Voters to Get Choice: Tax Hike or Sharp Cut in Services : Fiscal crisis: Rancho Palos Verdes will be forced to shut down most of city government if revenues are not increased, one councilman says.


The fiscal crisis in Rancho Palos Verdes is so severe city officials plan to go to the voters in April with this grim proposition: Either raise taxes or shut down most of the city government.

Faced with a $2.4-million shortfall in its $7-million budget for the 1992-93 fiscal year, this city of 42,000 has already sharply cut services and is considering laying off another 10% of its work force. That would leave the city with only 35 full-time employees, officials said.

However, even with the added cuts, the City Council has unanimously agreed there won't be enough money to meet current expenses and still keep the city running unless taxes are raised. Just what kind of a tax increase will be proposed is still up in the air, but the discussions so far center on a real estate parcel tax, a tax on utility bills or some combination of the two.

City officials say a $150-a-year parcel tax would eliminate the $2.4-million deficit but would not pay for much-needed maintenance and repair projects. A 2% utility tax would raise about $1 million annually, they said. Any new tax is likely to include a "sunset clause" that would limit the number of years the tax would be imposed.

If voters reject a tax increase, City Manager Paul Bussey said the city's badly run-down streets, curbs, gutters and storm drains would go unrepaired, environmental protection services would be reduced or eliminated and park maintenance and recreation programs would be cut way back.

The money situation is so tight, the city decided to save $3,000 by canceling a police car assigned to patrol for drunk drivers over the Christmas holidays. The council contracts police work to the county Sheriff's Department, but it is considering hiring a cheaper private security service to respond to nonviolent crime such as burglaries, officials said.

"We have to look at taking more severe cuts to show the people we are serious," said newly elected Councilwoman Susan Brooks.

Basic services that the city contracts for, such as trash collection, would not be affected by the budget shortfall, officials said.

Rancho Palos Verdes, the largest city on the affluent Palos Verdes Peninsula, is an upscale bedroom community that has historically shunned commercial development. Taxes have always been low and so has municipal spending. Last year, general fund expenditures in this city ran $179 per person, compared to $592 in Manhattan Beach and $763 in Torrance, records show.

In 1988, Rancho Palos Verdes residents narrowly rejected an advisory measure asking whether a 5% utility tax should be continued. With 13,352 ballots cast, the measure was defeated by 500 votes. The council subsequently dropped the tax.

The council must file its tax increase ballot measure with county election officials by Jan. 17 to get the measure on the April ballot.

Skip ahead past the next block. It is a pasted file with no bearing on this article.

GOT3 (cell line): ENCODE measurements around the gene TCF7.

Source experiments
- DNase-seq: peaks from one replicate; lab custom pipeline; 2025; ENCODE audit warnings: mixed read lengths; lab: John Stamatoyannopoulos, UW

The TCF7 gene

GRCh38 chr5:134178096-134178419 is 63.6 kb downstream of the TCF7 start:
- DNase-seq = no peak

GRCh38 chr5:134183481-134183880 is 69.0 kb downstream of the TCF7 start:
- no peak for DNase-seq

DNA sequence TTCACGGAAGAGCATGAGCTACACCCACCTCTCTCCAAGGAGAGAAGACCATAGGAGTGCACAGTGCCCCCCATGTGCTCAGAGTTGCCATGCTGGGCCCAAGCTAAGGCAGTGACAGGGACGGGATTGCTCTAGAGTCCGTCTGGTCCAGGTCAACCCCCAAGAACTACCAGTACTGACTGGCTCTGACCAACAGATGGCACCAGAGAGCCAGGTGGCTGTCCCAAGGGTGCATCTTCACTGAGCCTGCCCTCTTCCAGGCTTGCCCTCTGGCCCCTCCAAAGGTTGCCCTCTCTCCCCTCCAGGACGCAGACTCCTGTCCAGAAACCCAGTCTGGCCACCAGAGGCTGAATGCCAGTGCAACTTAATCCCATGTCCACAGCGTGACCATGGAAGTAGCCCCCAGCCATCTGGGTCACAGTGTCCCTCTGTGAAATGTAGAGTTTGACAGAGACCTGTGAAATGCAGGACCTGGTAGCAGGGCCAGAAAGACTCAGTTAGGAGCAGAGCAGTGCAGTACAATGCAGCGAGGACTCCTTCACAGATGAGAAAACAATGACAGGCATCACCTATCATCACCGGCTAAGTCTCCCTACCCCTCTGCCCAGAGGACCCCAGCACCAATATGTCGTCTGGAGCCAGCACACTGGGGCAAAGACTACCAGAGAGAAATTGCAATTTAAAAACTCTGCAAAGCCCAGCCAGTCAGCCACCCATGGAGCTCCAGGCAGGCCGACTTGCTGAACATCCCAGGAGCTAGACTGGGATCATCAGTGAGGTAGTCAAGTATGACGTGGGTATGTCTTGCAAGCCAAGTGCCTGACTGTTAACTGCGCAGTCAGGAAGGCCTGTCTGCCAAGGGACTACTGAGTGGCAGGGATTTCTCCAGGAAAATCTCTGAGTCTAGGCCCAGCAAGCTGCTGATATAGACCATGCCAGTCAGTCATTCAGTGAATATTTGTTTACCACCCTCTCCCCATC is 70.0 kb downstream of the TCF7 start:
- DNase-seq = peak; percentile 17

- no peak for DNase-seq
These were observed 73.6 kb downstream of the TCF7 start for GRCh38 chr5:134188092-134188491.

The council plans to formally adopt the ballot measure on Tuesday, officials said. Then the matter will be up to the voters.

If voters reject the tax increase, Councilman Steven Kuykendall said the city would be forced to shut down most government services by June 30, the end of the current fiscal year.

City Manager Bussey's evaluation was only a little less gloomy. Without a tax increase, the city's already reduced level of services would have to be cut even further, he said.

To save money, the city may close the gift shop at the Point Vincente Interpretive Center and cancel the summer aquatic program and the Fourth of July Country Fair. There is talk of shutting City Hall down one or two afternoons a week and eliminating the telephone switchboard operator there.

Earlier this year the city laid off 10 of its 50 employees and cut some police services.

Like a lot of cities, Rancho Palos Verdes was hit hard by Proposition 13 taxing limits and the current recession. In addition, the city suffered a major financial setback when it had to use reserve funds to cover a $2-million accounting error.

When it became obvious last fall that the city faced a 34% shortfall in its $7-million budget next year, officials started making deep cuts. The layoffs and reduction of some services saved nearly $1 million. While that slowed the flow of red ink, it wasn't enough to staunch the fiscal crisis.

In a Sept. 13 memo, Bussey prepared a bare bones proposal that cut $242,000 from the parks and recreation budget, eliminated $737,000 from the Public Works Department and dropped plans to spend $150,000 to repair landslide damage in the Portuguese Bend area.

The financial crisis became the focal point of the November municipal elections. During the often acrimonious campaign, the previous council took no action to meet the worsening crisis while the political debate raged.

During the hard-fought campaign, Kuykendall, Brooks and incumbent John McTaggart all pledged not to raise taxes without voter approval.

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